It’s a matter of fairness
My old friend Heather McGregor was on Radio 4’s Today programme earlier this week. The subject was executive pay and the way in which it appears to have spiralled out of control. According to the High Pay Commission, the value of the average pay package given to executives has risen by a startling 5,000% in the last 30 years. Over the same period the average worker’s salary has risen by a mere 300% (to around £25,900). The head of HR at Cadbury’s made £3.8m in 2008.
Heather pronounced herself not much bothered by this. Executive pay is, she suggested, not a matter of what people perceive or do not perceive as fair. Nor is it of any relevance to the rest of us. It is simply a matter for the companies’ shareholders: they decide how much their executives get paid and that is that. She rounded her comments off by noting that anyone who thought that workers’ co-operatives would work better than our system should “move to Cuba”.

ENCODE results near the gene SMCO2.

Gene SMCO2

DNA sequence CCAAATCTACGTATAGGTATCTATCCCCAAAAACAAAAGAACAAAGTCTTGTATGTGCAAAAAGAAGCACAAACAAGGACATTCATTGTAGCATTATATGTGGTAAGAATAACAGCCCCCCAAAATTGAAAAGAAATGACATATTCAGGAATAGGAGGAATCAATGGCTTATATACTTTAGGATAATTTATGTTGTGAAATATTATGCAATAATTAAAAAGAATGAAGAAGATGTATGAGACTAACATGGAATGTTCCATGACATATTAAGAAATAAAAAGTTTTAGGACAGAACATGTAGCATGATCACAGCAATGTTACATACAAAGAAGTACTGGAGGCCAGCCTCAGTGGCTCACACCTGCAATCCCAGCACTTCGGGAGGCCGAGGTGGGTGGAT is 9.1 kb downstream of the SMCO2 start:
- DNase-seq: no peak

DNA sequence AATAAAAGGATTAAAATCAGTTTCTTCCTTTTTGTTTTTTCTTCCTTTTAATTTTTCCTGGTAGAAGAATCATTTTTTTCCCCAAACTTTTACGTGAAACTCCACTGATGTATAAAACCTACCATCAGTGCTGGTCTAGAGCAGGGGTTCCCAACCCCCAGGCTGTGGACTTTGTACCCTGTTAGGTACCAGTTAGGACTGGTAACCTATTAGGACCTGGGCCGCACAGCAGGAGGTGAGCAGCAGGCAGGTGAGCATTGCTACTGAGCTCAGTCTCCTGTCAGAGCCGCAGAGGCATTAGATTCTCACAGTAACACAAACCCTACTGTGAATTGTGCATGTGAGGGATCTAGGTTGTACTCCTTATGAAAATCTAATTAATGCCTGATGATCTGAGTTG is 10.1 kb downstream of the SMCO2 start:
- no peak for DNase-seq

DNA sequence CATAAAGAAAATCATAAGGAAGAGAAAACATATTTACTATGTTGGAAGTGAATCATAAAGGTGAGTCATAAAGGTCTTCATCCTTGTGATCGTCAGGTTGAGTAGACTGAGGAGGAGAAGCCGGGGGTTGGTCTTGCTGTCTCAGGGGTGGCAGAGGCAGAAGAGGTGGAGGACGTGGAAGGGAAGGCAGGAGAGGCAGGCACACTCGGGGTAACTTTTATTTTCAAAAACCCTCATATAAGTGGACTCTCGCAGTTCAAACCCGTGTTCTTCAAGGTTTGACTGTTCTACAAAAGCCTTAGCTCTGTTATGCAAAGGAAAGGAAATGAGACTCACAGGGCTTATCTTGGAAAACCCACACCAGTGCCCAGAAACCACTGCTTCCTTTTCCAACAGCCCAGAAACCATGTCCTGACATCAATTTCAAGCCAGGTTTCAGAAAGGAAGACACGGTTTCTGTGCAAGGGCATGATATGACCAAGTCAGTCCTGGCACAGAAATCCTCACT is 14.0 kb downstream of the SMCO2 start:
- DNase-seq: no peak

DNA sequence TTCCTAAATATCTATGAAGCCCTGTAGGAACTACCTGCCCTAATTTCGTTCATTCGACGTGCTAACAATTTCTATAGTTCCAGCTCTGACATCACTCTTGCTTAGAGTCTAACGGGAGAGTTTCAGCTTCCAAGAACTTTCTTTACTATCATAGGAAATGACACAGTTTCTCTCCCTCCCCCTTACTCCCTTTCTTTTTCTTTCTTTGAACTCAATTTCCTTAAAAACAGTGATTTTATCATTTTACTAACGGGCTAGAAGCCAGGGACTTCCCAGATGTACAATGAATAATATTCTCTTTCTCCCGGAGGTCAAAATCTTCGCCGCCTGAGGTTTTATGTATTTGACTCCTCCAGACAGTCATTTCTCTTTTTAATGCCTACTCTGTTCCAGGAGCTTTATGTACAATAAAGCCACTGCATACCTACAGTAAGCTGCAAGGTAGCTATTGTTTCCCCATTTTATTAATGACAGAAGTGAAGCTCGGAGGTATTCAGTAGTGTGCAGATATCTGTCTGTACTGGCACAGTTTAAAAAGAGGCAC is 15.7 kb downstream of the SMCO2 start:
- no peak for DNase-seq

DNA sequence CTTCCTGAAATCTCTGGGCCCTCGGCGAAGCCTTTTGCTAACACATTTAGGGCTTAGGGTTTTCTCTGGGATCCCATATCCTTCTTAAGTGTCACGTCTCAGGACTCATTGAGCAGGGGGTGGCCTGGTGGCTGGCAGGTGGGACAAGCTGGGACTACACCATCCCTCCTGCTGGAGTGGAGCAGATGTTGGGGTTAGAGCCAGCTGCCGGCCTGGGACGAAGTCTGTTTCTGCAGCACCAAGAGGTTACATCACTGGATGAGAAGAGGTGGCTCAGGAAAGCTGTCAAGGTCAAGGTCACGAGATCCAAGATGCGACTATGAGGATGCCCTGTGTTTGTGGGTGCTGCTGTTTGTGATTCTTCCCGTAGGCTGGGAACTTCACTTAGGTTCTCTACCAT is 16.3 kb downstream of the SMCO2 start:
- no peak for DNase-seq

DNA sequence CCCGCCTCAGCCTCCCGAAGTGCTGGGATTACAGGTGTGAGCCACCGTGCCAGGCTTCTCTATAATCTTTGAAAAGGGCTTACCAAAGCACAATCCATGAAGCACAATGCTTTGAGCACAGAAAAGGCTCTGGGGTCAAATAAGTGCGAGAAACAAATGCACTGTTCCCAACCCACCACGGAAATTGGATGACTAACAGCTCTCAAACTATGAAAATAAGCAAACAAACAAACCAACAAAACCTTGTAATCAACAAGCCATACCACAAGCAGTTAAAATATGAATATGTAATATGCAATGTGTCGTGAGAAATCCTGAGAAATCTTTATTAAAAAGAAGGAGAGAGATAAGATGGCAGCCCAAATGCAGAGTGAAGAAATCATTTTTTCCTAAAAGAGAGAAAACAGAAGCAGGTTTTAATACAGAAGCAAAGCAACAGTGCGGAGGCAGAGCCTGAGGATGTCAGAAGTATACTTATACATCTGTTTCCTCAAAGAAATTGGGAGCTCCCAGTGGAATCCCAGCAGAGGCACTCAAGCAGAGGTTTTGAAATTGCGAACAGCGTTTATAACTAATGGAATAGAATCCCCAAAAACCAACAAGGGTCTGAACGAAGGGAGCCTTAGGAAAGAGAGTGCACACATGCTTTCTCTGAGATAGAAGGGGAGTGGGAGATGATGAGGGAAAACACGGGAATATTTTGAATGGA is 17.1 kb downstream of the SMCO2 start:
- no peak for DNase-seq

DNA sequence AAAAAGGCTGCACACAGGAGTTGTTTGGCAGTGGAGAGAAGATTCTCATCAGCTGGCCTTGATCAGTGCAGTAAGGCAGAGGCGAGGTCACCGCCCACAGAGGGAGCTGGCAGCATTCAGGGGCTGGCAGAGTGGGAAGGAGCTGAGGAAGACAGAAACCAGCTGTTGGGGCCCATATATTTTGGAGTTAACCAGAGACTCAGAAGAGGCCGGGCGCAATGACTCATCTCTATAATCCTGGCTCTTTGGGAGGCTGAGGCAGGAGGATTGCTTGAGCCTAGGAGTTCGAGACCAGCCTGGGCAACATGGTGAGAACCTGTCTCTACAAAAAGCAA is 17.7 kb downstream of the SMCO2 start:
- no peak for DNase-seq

None of this went down particularly well. Probably for good reason. Heather is right in theory. Shareholders should control pay. They should do it because every penny paid out in salaries and incomprehensibly calculated bonuses is a penny not paid to them in dividends. They should do it because a sustainable long-term business needs happy customers and employees as well as happy executives. And they should do it because if they don’t, in the end, someone else will.
But, while that’s the theory, in practice the UK’s big shareholders aren’t doing it.
• Read the full editor’s letter here: It’s a matter of fairness.